Mansfield community raises money for football coach
The Mansfield community loves its pickle parades, good football and Daniel Maberry.
Maberry has been in the Mansfield school district for over 20 years. While he has coached in some of its biggest high school football games, he continues to battle his biggest fight: cancer.
He’s been battling the disease since January 2018. He first beat it during that summer and was clear for most of the football season, but the Stage 4 lymphoma returned in October.
Maberry may miss the entire 2019 season.
Offensive coordinator Greg George, who was named interim head coach, is hopeful he returns.
“That’s when Daniel removed himself from the program to take care of himself,” said George, who enters his 17th season with Mansfield. “We were always in discussions about the possibility of me becoming interim coach.”
Then he got a visit in the spring from Mansfield ISD Director of Athletics Philip O’Neal.
“Coach O’Neal came into the office and said, ‘This is how we’re going to do things when Daniel isn’t here,’” George said. “Hoping he’s back mid-season, maybe earlier, but it’s unknown when he’ll return. We want him back. He’s a great man.”
George was interim head coach for the final four games of last season.
“We felt if we went with someone outside the program that it wouldn’t be in the best interest of the kids and our coaches,” O’Neal said. “We may get someone that would do things differently than coach Maberry and we didn’t want to shake that up.”
Dedicated to Maberry
The Tigers struggled last season with a 3-7 record, but continue to dedicate everything they do for Maberry. They will continue to showcase green ribbons on their uniforms and helmets, and wear wristbands that say “Maberry Strong.”
Mansfield made history this summer when it qualified for the state 7-on-7 tournament for the first time.
“This season is dedicated to Coach Maberry,” junior quarterback Hunt Young said. “He’s not going to be there on the sideline so we want to give him recognition for everything we do. I just hope he gets better.”
The community has also raised money for the Maberry family.
Over $83,000 was raised in five months through GoFundMe during the spring of 2018. The community raised more money when it hosted two barbecue dinners; $6,000 in February of 2018 and over $10,000 in June.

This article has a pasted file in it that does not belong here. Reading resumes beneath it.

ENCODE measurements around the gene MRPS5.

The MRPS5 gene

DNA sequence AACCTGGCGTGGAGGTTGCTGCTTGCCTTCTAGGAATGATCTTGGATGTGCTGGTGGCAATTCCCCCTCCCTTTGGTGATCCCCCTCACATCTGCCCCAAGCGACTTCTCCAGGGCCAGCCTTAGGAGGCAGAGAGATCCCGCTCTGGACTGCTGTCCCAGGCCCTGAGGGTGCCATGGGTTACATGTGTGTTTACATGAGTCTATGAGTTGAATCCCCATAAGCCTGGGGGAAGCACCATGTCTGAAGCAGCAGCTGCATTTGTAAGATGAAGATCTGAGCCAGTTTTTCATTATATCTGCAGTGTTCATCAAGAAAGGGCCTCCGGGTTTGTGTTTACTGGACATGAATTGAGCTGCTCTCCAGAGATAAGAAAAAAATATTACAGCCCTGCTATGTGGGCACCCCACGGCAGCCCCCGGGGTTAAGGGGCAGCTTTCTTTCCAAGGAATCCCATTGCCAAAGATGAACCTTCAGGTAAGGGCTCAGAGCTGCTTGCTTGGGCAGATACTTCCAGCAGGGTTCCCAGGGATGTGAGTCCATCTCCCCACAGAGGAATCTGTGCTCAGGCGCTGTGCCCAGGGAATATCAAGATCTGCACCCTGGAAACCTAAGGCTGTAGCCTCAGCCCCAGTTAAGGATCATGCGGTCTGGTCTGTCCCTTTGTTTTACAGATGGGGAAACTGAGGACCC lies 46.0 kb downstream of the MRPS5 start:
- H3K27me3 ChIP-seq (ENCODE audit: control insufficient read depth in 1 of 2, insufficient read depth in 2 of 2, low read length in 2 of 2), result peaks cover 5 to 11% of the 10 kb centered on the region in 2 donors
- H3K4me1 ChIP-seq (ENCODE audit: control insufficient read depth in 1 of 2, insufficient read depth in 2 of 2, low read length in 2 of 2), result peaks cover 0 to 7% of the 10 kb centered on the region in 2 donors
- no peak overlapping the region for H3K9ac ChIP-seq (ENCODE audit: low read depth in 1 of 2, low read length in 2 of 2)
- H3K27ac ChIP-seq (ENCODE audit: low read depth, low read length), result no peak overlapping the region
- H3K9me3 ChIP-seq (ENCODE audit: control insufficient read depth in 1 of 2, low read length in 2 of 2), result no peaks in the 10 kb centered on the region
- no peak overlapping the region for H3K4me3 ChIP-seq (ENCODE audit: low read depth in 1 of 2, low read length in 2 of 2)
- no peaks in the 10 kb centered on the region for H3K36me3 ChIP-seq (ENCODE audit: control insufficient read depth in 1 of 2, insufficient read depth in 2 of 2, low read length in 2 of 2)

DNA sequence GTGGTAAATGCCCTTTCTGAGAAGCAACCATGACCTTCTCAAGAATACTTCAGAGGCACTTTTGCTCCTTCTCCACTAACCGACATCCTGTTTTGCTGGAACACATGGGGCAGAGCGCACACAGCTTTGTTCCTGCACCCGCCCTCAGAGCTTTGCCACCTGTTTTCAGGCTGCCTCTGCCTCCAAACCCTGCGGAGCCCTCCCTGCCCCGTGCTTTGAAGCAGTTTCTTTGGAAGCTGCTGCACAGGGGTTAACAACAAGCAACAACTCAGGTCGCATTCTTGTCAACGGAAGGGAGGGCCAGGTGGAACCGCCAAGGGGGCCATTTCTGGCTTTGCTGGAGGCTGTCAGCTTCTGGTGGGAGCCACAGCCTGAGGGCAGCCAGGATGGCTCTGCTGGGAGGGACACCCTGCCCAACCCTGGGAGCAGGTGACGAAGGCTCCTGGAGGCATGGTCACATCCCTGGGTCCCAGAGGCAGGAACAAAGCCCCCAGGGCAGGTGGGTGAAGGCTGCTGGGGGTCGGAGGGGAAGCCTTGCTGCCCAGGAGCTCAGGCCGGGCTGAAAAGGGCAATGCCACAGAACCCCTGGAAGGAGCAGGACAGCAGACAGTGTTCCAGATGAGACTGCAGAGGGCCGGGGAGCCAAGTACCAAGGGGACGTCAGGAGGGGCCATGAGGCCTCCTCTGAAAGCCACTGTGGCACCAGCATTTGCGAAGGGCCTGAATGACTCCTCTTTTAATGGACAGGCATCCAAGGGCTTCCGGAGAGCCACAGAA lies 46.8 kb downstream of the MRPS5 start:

“The guys are always asking about him so I’ll update them, tell them how things are doing,” George said. “The things I do and decisions I make, I always think about what Daniel would do. He’s always in the forefront of any decisions I make.
“I got to see him a couple days ago. He lost some weight, but looks good and sounds good, and that’s a breath of fresh air because he had a pretty rough summer.”
Maberry joined Mansfield High as an assistant football and track coach when the current campus opened in 2002. He won a “Best Coach” award at the school in 2010. Before moving to Mansfield High, he coached at Worley Middle School.
“To have an opportunity to lead our team and staff, I’m glad it was me or anyone else here and that it didn’t come from the outside,” George said. “That’s the only positive to take away from this.”
The Tigers open the season hosting Broken Arrow (Tulsa, Okla.) on Aug. 31. They play Arlington Bowie in Week 2 at the Cotton Bowl and play Mansfield Legacy in Week 3 before starting District 7-6A.
“We’ll text back and forth just checking up on each other,” Young said. “He continues to watch film from his house or hospital and we’ll discuss the things I’m doing right and things I’m doing wrong. It’s like he’s still there because he’s so involved.”
“We feel like this is a cohesive staff. They’re like family and they really exemplify what it means to be a football staff. Daniel’s not there to lead them, but coach George has filled that role and the team continues to thrive on what coach Maberry has developed,” O’Neal added. “Daniel has done an incredible job creating an environment and team atmosphere. He’ll be missed, but we feel like they’ll be in a good place when he comes back leading that program.”